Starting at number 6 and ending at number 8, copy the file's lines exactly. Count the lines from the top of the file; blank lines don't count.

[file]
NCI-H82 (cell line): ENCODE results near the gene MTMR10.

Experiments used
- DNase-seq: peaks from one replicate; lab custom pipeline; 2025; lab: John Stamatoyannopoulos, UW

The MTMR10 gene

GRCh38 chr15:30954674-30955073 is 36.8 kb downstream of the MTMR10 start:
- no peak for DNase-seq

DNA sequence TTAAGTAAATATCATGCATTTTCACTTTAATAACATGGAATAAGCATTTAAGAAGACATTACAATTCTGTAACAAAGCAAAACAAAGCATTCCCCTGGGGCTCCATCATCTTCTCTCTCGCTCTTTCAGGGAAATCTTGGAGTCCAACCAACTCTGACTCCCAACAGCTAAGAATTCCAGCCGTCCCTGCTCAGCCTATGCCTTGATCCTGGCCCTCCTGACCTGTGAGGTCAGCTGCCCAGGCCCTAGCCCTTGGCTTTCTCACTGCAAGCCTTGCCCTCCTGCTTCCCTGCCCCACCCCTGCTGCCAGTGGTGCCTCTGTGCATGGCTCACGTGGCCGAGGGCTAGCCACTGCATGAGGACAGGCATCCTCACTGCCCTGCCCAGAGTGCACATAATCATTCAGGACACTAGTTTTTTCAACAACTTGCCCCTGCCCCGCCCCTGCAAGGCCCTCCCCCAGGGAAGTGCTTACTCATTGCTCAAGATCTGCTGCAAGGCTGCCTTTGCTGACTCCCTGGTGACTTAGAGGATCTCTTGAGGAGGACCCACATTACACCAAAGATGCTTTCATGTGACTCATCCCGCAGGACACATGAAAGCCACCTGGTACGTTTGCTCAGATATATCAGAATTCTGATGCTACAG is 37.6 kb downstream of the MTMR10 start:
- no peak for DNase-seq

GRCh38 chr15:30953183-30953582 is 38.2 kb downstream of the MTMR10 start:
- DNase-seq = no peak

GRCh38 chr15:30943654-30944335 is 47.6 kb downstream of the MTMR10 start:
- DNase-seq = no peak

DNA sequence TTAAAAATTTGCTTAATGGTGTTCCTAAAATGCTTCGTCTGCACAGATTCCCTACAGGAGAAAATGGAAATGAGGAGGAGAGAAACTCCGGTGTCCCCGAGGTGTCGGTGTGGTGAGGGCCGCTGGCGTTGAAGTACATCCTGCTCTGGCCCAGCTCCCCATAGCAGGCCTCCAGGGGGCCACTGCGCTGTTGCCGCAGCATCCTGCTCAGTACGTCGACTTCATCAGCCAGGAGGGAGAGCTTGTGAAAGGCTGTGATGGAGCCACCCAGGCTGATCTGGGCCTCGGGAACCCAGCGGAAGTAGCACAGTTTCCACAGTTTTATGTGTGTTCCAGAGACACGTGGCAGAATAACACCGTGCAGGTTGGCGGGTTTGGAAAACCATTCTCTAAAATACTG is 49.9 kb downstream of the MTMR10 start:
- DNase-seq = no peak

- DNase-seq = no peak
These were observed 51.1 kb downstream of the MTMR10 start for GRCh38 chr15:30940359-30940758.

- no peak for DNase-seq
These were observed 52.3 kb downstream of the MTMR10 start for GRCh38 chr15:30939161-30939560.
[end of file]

- no peak for DNase-seq

DNA sequence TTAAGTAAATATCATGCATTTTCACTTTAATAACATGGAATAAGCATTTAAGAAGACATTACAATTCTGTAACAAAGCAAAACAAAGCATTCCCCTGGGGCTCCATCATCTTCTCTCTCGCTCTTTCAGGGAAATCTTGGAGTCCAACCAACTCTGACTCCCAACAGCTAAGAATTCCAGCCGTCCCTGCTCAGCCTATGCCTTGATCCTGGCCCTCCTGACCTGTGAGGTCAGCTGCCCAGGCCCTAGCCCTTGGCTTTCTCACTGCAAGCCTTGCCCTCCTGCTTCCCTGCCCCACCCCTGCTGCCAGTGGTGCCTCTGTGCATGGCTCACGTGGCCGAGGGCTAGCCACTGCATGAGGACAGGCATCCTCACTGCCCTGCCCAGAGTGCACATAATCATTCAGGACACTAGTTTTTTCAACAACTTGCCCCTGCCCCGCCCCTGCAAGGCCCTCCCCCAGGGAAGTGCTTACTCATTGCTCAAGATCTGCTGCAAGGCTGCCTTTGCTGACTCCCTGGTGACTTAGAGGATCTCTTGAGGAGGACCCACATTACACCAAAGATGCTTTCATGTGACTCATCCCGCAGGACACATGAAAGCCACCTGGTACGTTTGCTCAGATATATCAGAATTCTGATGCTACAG is 37.6 kb downstream of the MTMR10 start:
- no peak for DNase-seq